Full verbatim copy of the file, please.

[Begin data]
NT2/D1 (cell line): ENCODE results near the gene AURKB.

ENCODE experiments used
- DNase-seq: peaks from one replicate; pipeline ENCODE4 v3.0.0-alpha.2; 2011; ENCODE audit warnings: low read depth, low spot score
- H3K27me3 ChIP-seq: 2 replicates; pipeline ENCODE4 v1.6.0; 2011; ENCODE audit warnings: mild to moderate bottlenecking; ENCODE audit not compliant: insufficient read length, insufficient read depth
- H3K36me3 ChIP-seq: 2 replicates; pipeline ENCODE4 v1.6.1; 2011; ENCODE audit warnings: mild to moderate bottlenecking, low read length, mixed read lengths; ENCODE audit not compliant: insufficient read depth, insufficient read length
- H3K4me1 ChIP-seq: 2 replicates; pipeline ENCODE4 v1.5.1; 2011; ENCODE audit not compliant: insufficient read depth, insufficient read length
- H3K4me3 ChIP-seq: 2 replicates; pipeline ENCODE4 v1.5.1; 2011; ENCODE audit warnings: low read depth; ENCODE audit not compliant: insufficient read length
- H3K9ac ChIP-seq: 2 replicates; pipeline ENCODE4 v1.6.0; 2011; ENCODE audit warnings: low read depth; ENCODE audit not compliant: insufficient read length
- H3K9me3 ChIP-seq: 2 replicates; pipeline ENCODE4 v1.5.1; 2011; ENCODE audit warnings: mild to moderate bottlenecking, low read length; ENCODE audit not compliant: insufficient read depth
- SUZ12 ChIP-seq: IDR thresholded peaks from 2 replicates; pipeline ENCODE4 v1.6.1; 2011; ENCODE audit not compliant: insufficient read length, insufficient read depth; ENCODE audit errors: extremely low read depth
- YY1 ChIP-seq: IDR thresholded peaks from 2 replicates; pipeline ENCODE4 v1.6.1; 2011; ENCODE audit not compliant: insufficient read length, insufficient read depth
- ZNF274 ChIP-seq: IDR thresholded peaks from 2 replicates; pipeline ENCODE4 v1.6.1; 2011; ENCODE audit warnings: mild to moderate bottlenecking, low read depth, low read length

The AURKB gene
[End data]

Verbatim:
NT2/D1 (cell line): ENCODE results near the gene AURKB.

ENCODE experiments used
- DNase-seq: peaks from one replicate; pipeline ENCODE4 v3.0.0-alpha.2; 2011; ENCODE audit warnings: low read depth, low spot score
- H3K27me3 ChIP-seq: 2 replicates; pipeline ENCODE4 v1.6.0; 2011; ENCODE audit warnings: mild to moderate bottlenecking; ENCODE audit not compliant: insufficient read length, insufficient read depth
- H3K36me3 ChIP-seq: 2 replicates; pipeline ENCODE4 v1.6.1; 2011; ENCODE audit warnings: mild to moderate bottlenecking, low read length, mixed read lengths; ENCODE audit not compliant: insufficient read depth, insufficient read length
- H3K4me1 ChIP-seq: 2 replicates; pipeline ENCODE4 v1.5.1; 2011; ENCODE audit not compliant: insufficient read depth, insufficient read length
- H3K4me3 ChIP-seq: 2 replicates; pipeline ENCODE4 v1.5.1; 2011; ENCODE audit warnings: low read depth; ENCODE audit not compliant: insufficient read length
- H3K9ac ChIP-seq: 2 replicates; pipeline ENCODE4 v1.6.0; 2011; ENCODE audit warnings: low read depth; ENCODE audit not compliant: insufficient read length
- H3K9me3 ChIP-seq: 2 replicates; pipeline ENCODE4 v1.5.1; 2011; ENCODE audit warnings: mild to moderate bottlenecking, low read length; ENCODE audit not compliant: insufficient read depth
- SUZ12 ChIP-seq: IDR thresholded peaks from 2 replicates; pipeline ENCODE4 v1.6.1; 2011; ENCODE audit not compliant: insufficient read length, insufficient read depth; ENCODE audit errors: extremely low read depth
- YY1 ChIP-seq: IDR thresholded peaks from 2 replicates; pipeline ENCODE4 v1.6.1; 2011; ENCODE audit not compliant: insufficient read length, insufficient read depth
- ZNF274 ChIP-seq: IDR thresholded peaks from 2 replicates; pipeline ENCODE4 v1.6.1; 2011; ENCODE audit warnings: mild to moderate bottlenecking, low read depth, low read length

The AURKB gene